"Except for the agreement with reality, it is in any case a grand intellectual achievement." (Einstein, as quoted on page 98)The Great Beyond was a surprise to me. It was surprisingly well written and a surprise in terms of subject matter. I was expecting something along the lines of The Search for Superstrings, Symmetry, and the Theory of Everything or one of the other treatments of a theory of everything. Originally, mostly because of the cover, I put it under the Astronomy/Cosmology category. After reading it I've also put it under Physics, Popular Science, and History of Science. It is this last category that it probably fits best under.
I was tempted to also include it in the category of Biography as this history of science includes sometimes brief, and sometimes not so brief, biographies of the players including Albert Einstein, Valentine Bargmann, Peter Bergmann, Richard Feynman, Theodor Kaluza, Oskar Klein, Niels Bohr, Carl Gauss, James Maxwell, Edward Witten, and more--many more in fact. This is the book's strength; some may say it is its weakness. Why is it a possible weakness? The characters make the book interesting and readable. However, by focusing on the history and the key individuals involved, the theories are glossed over. Those of us who wouldn't really grasp the theories even if they were described in more detail are left thanking Halpern for sparing us. Others may want more meat. The more meatier readings are left up to the reader to pursue in a 5 page Further Reading section located near the back of the book.
The Great Beyond isn't just a history of GUTs (Grand Unified or Unification Theories). More than a focus on GUTs, in fact, it is focused on higher dimensions. It focuses not only on the scientific uses of higher dimensions in constructing GUTs but also on the popular and mystical beliefs involving higher dimensions.
So while you won't come out of a reading of The Great Beyond understanding what the great beyond is, and you still probably won't understand what string theory, M theory, or higher dimensions are exactly, you will find yourself holding onto a greater appreciation for how physicists got to where they are now and where they may be going in the future. Halpern's prose makes it an enjoyable journey.
from the publisher:
The concept of multiple unperceived dimensions in the universe is one of the hottest topics in contemporary physics. It is essential to current attempts to explain gravity and the underlying structure of the universe. The history of how such an unfathomable concept has risen to prominence takes centre stage in The Great Beyond. The story begins with Einstein's famous quarrel with Heisenberg and Bohr, whose theories of uncertainty threatened the order Einstein believed was essential to the universe, and it was his rejection of uncertainty that drove him to ponder the existence of a fifth dimension.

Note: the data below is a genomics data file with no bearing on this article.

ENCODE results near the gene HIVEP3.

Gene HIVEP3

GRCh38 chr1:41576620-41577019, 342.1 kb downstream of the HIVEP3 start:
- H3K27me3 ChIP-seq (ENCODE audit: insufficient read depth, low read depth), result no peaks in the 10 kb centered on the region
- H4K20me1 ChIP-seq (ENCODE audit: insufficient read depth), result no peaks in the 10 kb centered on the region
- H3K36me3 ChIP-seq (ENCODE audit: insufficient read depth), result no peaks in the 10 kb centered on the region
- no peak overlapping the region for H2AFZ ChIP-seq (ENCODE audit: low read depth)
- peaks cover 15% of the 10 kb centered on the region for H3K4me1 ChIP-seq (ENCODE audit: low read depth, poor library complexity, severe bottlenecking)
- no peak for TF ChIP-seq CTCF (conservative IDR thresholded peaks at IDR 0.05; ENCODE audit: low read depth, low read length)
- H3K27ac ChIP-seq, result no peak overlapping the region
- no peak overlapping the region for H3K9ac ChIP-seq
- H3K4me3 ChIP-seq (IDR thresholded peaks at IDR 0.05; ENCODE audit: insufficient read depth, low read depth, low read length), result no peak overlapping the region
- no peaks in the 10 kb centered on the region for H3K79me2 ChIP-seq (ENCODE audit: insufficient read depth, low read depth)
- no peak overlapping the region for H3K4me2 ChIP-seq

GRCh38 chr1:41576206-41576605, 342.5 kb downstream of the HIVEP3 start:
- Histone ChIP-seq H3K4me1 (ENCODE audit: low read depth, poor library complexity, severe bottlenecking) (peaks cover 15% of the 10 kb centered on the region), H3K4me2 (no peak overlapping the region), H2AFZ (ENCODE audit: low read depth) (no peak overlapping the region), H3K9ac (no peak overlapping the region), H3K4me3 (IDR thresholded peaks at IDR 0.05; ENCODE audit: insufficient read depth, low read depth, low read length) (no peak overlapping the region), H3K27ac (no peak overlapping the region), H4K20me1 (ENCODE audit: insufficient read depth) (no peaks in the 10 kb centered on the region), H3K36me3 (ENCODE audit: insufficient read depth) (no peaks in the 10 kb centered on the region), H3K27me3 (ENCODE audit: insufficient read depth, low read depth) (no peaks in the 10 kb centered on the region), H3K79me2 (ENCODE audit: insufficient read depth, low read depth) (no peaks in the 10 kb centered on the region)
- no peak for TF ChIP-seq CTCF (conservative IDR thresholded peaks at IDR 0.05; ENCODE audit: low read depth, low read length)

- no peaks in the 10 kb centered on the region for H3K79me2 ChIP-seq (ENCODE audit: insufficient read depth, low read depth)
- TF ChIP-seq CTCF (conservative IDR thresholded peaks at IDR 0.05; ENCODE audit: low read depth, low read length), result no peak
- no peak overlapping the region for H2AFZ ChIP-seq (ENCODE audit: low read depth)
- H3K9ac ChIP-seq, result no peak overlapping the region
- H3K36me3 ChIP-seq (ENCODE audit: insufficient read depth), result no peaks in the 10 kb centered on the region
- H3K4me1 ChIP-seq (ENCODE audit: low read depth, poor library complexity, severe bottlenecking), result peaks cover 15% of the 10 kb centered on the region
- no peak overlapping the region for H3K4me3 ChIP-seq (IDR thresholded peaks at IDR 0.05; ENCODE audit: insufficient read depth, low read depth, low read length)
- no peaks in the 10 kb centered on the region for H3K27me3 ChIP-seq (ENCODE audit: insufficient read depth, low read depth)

Beginning with this famous disagreement and culminating with an explanation of the newest "brane" approach, author Paul Halpern shows how current debates about the nature of reality began as age-old controversies, and will address how the possibility of higher dimensions has influenced culture over the past one hundred years (visiting the work of H.G. Wells, Salvador Dali and others).
"A marvelous book–very clear, very readable. A brilliant introduction to the math and physics of higher dimensions, from Flatland to superstrings. Its greatest strength is a wealth of fascinating historical narrative and anecdote. I enjoyed it enormously." –Ian Stewart, author of FlatterlandPaul Halpern, Ph.D., is professor of physics and mathematics at the University of the Sciences in Philadelphia. He received a John Simon Guggenheim Memorial Fellowship award for the research that ultimately resulted in The Great Beyond. Halpern’s previous books include Time Journeys, Cosmic Wormholes, and The Cyclical Serpent.
"A remarkable journey from Plato’s cave to the farthest reaches of human thought and scientific knowledge. This mind-boggling book allows readers to dream strange visions of hyperspace, chase lightwaves, explore Klein’s quantum odyssey and Kaluza’s cocoon, leap through parallel universes, and grasp the very essence of conscience and cosmos. Buy this book and feed your head." –Clifford Pickover, author of Surfing through Hyperspace
"Halpern looks with a bemused eye at the wildest ideas currently afoot in physics. He takes us into the personal world of those who relish and explore seemingly outlandish notions, and does it with a light, engaging style." –Gregory Benford, author of Timescape
"Ever since Plato first told his students the allegory of the cave, people have wondered whether dimensions exist beyond the three we immediately perceive. An extra dimension—time—played a role in Einstein’s work, although he saw it only as a necessary evil to get his equations to work. Other scientists were more receptive: mathematical physicists Oskar Klein and Theodor Kaluza made higher dimensions an integral part of their attempts to discover a “theory of everything” that would tie together strong and weak nuclear forces, electromagnetism and gravity. Halpern explains that over the past century gravity has been the shadow flickering on the walls of the cave hinting at other realms. Why is it so weak compared with electromagnetism? With string theory, and its successor, M-theory, physicists speculate that gravity “leaks” back and forth between our reality, an 11-dimensional “brane” (or membrane) and other branes, perhaps as close as a millimeter away. Halpern masterfully creates word pictures to illustrate mind-bending scientific theories, and he paints highly detailed sketches of the scientists involved—sometimes too detailed, leading readers to lose the thread of the narrative. Science buffs won’t find much new here, but for average readers, this is an accessible account of the search for what lies behind our dim perception of reality." --Publishers Weekly